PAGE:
Clashes have broken out in Cairo between supporters and opponents of embattled President Hosni Mubarak. The clashes began after the army called on anti-government demonstrators to end their protests, now in their eighth day.
Crowds of supporters of Mubarak marched into Tahrir Square, the epicenter of the unprecedented anti-government protests that have swept Egypt over the past week.
Thousands of demonstrators had been camping there, saying they would not move until President Mubarak steps down and leaves the country.
A number of people were injured as demonstrators from both sides attacked each other with sticks and rocks. Soldiers on tanks stood by and watched. Smoke rose from downtown Cairo, and sporadic bursts of gunfire could be heard.
Pro-government demonstrators, below, clash with anti-government demonstrators, above, as an Egyptian Army soldier on the rooftop of the Egyptian Museum observes the scene in Tahrir square, in Cairo, February 02, 2011.Earlier, the army had told anti-government demonstrators they had made their point and called on them to end their protests, a day after Mubarak announced he would not run for re-election.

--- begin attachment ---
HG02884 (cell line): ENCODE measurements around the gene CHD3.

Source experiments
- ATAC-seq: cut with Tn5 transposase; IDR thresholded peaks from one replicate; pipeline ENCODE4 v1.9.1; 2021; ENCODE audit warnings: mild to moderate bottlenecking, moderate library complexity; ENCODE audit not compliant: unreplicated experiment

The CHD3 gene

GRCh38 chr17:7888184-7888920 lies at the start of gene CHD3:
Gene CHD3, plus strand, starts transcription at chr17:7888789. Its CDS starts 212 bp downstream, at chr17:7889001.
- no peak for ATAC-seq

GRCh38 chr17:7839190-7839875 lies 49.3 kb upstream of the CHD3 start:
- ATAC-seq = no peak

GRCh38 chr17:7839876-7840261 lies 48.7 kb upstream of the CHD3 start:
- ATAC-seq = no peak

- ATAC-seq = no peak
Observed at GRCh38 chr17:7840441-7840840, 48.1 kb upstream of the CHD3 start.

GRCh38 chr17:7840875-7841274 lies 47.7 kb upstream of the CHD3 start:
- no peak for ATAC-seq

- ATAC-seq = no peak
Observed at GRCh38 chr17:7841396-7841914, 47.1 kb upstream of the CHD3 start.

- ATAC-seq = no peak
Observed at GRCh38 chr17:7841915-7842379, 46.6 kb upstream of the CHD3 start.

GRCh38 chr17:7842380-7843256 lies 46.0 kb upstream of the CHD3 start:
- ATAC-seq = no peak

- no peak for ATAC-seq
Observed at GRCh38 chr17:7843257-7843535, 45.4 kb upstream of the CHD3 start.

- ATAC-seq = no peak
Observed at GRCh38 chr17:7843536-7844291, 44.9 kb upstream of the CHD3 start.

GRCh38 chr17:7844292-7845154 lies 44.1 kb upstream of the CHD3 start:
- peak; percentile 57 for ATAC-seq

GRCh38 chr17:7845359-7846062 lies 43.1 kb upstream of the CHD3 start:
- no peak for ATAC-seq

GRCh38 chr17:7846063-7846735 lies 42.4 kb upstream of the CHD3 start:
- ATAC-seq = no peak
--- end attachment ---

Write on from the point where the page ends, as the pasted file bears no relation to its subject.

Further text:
Mubarak supporters who gathered Wednesday want the 82-year-old leader who has ruled Egypt for 30 years to stay.
This man, an electrician, says he fears a sudden departure of the president will be dangerous to the country.
He said people will "eat each other." He says he does not want Mr. Mubarak to leave.
But the chaos that he and other supporters dread is already present on Cairo's streets, and there is no sign of an end to the unrest.
Rather than appeasing them, Mubarak's announcement Tuesday night fueled anger among anti-government demonstrators, who accuse him of playing tricks. This student, speaking near Tahrir Square, said she wants Mubarak to leave now.
"He must end this. He must cease this. I'm 20 years old, and I'm a student from the faculty of fine arts," she said. "And I've spent my entire life under this emergency law [he imposed in 1981]. This is stupid. He must end this. We need our life. We need our freedom. We are not goats and sheep."
After more than a week of protests, it is as unclear as ever whether Mubarak will be ousted, or leave on his own terms. For now, the battle between those who want him to leave and those who want him to stay is being fought on the streets.
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